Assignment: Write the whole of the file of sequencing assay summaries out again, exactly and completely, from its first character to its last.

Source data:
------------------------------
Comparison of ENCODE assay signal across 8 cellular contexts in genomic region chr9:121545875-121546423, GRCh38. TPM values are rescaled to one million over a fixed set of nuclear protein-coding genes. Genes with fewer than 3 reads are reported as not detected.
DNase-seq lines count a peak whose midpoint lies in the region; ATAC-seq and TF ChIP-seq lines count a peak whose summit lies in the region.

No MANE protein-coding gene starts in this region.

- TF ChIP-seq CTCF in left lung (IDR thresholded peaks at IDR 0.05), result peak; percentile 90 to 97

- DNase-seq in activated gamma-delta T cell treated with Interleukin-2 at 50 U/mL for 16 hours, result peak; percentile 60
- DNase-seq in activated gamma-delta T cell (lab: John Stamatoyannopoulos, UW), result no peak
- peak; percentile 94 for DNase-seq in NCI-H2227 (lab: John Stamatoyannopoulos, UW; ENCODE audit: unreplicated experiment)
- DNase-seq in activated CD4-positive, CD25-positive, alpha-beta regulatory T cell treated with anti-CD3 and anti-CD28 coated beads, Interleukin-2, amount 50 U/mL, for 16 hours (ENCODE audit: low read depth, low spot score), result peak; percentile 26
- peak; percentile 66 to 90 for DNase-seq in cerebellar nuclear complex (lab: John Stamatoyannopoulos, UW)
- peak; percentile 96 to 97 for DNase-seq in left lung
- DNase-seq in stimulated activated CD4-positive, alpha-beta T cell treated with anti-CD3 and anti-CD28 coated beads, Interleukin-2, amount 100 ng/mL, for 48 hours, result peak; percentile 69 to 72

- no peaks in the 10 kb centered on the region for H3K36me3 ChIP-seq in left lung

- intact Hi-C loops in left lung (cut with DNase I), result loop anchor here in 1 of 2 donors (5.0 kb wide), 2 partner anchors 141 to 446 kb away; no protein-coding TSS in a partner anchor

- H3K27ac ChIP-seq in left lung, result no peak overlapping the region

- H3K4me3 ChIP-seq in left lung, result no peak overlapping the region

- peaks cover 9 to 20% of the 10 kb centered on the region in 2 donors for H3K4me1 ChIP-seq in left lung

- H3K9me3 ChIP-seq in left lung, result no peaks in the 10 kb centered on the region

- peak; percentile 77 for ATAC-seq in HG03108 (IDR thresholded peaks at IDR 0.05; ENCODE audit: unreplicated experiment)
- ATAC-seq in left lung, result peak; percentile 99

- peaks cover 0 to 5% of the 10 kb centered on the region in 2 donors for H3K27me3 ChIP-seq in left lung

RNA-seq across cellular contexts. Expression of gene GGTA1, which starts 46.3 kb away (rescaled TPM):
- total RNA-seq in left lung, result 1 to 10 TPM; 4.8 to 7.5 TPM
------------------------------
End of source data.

Comparison of ENCODE assay signal across 8 cellular contexts in genomic region chr9:121545875-121546423, GRCh38. TPM values are rescaled to one million over a fixed set of nuclear protein-coding genes. Genes with fewer than 3 reads are reported as not detected.
DNase-seq lines count a peak whose midpoint lies in the region; ATAC-seq and TF ChIP-seq lines count a peak whose summit lies in the region.

No MANE protein-coding gene starts in this region.

- TF ChIP-seq CTCF in left lung (IDR thresholded peaks at IDR 0.05), result peak; percentile 90 to 97

- DNase-seq in activated gamma-delta T cell treated with Interleukin-2 at 50 U/mL for 16 hours, result peak; percentile 60
- DNase-seq in activated gamma-delta T cell (lab: John Stamatoyannopoulos, UW), result no peak
- peak; percentile 94 for DNase-seq in NCI-H2227 (lab: John Stamatoyannopoulos, UW; ENCODE audit: unreplicated experiment)
- DNase-seq in activated CD4-positive, CD25-positive, alpha-beta regulatory T cell treated with anti-CD3 and anti-CD28 coated beads, Interleukin-2, amount 50 U/mL, for 16 hours (ENCODE audit: low read depth, low spot score), result peak; percentile 26
- peak; percentile 66 to 90 for DNase-seq in cerebellar nuclear complex (lab: John Stamatoyannopoulos, UW)
- peak; percentile 96 to 97 for DNase-seq in left lung
- DNase-seq in stimulated activated CD4-positive, alpha-beta T cell treated with anti-CD3 and anti-CD28 coated beads, Interleukin-2, amount 100 ng/mL, for 48 hours, result peak; percentile 69 to 72

- no peaks in the 10 kb centered on the region for H3K36me3 ChIP-seq in left lung

- intact Hi-C loops in left lung (cut with DNase I), result loop anchor here in 1 of 2 donors (5.0 kb wide), 2 partner anchors 141 to 446 kb away; no protein-coding TSS in a partner anchor

- H3K27ac ChIP-seq in left lung, result no peak overlapping the region

- H3K4me3 ChIP-seq in left lung, result no peak overlapping the region

- peaks cover 9 to 20% of the 10 kb centered on the region in 2 donors for H3K4me1 ChIP-seq in left lung

- H3K9me3 ChIP-seq in left lung, result no peaks in the 10 kb centered on the region

- peak; percentile 77 for ATAC-seq in HG03108 (IDR thresholded peaks at IDR 0.05; ENCODE audit: unreplicated experiment)
- ATAC-seq in left lung, result peak; percentile 99

- peaks cover 0 to 5% of the 10 kb centered on the region in 2 donors for H3K27me3 ChIP-seq in left lung

RNA-seq across cellular contexts. Expression of gene GGTA1, which starts 46.3 kb away (rescaled TPM):
- total RNA-seq in left lung, result 1 to 10 TPM; 4.8 to 7.5 TPM